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      1. Just listening to Nick Cave and the Bad Seeds ‘The Ship Song’. Your hitting on all cylinders with CB. Southside is a favorite. No shortage of music to sink your teeth into. A big chunk. I await your take on some more music from an original Jersey Shore guy. Enjoy. I’ll get to relive that experience through you.

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  2. Jersey, what are you doing to me? I grew up (got big) with these guys. Devoured all their music. Still spin it. Steve was the least traditional for CB but it still had that connection with his influences and I dug it big time. Have all those records. Was listening to ‘Freedom – No Compromise’ a little while back, catching a vibe for something I was working on. (Sorry for the double up on the comment, I thought it was 2 separate takes.CB). ‘It’s been a long Time’ is a great tune for a lot of reasons. Love it!! Great post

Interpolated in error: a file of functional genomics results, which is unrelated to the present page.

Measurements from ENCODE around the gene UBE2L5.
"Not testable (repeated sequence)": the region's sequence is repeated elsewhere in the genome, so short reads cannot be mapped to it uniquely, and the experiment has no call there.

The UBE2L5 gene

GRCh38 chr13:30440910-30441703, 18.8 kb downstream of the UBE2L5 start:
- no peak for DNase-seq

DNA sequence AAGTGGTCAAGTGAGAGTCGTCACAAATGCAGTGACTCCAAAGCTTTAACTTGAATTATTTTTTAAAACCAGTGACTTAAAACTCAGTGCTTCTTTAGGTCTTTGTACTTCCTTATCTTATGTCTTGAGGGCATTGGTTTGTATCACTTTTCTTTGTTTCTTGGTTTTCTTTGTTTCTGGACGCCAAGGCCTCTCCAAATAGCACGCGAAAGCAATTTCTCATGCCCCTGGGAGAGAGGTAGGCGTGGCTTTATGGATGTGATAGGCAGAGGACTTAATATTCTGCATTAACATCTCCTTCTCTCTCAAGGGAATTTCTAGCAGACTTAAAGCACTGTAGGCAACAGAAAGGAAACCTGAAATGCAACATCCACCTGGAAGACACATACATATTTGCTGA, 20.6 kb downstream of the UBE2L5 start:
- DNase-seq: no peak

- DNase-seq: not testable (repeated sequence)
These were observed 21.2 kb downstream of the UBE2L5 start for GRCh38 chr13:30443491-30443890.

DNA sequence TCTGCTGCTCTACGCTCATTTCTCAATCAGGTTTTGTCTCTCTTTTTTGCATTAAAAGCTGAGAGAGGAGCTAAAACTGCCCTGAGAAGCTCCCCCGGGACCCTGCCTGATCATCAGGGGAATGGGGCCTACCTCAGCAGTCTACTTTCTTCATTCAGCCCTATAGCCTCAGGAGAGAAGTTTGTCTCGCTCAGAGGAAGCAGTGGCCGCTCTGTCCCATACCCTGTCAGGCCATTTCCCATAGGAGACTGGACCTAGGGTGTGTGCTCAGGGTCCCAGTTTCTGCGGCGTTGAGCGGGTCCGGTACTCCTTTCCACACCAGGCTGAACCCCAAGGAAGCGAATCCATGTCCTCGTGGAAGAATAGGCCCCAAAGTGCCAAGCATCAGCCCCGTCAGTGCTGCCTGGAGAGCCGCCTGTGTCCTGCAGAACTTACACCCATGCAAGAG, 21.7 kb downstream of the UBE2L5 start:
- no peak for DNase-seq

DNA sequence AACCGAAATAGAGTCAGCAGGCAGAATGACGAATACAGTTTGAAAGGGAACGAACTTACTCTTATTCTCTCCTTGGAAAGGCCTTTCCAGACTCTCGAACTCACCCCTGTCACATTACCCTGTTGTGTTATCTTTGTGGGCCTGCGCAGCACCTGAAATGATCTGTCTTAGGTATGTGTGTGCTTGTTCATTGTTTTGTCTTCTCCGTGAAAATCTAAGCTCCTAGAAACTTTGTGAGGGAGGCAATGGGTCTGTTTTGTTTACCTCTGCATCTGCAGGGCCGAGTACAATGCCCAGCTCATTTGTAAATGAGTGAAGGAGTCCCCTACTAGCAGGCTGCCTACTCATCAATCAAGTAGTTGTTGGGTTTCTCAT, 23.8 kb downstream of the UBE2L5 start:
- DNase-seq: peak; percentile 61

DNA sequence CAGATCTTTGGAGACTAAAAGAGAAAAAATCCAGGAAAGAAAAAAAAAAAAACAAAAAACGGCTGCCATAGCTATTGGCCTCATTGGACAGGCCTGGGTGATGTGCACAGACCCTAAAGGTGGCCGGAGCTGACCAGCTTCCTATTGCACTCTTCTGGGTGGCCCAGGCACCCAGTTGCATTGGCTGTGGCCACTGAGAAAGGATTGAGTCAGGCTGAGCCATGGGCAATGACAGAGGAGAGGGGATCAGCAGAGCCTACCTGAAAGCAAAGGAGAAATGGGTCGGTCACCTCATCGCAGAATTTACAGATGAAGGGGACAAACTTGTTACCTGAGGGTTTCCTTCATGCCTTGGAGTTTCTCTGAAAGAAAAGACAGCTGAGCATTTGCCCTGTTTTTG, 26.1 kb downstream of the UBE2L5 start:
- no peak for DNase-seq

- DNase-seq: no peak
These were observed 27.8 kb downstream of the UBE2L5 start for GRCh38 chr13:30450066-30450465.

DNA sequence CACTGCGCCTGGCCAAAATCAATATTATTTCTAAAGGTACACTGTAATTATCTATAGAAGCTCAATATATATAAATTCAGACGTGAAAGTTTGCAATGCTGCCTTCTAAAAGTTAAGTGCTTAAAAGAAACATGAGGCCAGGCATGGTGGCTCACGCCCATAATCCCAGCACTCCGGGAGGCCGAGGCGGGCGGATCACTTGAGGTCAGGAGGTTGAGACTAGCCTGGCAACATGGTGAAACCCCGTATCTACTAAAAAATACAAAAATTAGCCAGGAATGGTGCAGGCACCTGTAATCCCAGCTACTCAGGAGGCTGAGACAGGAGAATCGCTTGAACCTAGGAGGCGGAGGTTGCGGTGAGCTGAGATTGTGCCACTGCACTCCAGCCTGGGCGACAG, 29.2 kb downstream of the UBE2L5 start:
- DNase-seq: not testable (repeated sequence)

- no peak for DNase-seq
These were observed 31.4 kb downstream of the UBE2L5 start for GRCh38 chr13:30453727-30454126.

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      1. Listening to JJ is never a bad thing. When you bring these guys up you are talking about some of CB’s all time favorites. I’m talking top of the list musicians. They have all stood the test of time for me. I was just listening to JJ and Clapton “Road to Escondido’. Continued good listening Jersey.

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      2. Sounds like your getting to the core group (In CB’s opinion). Cale has been staple for years. No argument here. I’ll leave you with this. Southside’s ‘Reach Up and Touch the Sky’ Live album was basically the show I saw.

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  3. Great post! While I can’t say I enjoy all his solo work so much, I’ve always loved “Inside of Me” – there’s something so unreservedly joyous in SVZ’s music and it’s abound with references to shared influences that I think, perhaps, Springsteen was a little too guarded in his growing seriousness to play up to so much.
    There’s a ‘lost’ album of Van Zandt’s, too – Nobody Loves and Leaves Alive – that’s a lot more of the loose, garage-rock stuff he’s got a real knack for, but the only airing any of it has received has been on The Sopranos (Give Me Some Affection made the show’s second soundtrack and is worth checking out if you haven’t already). Baffled as to why it’s not been released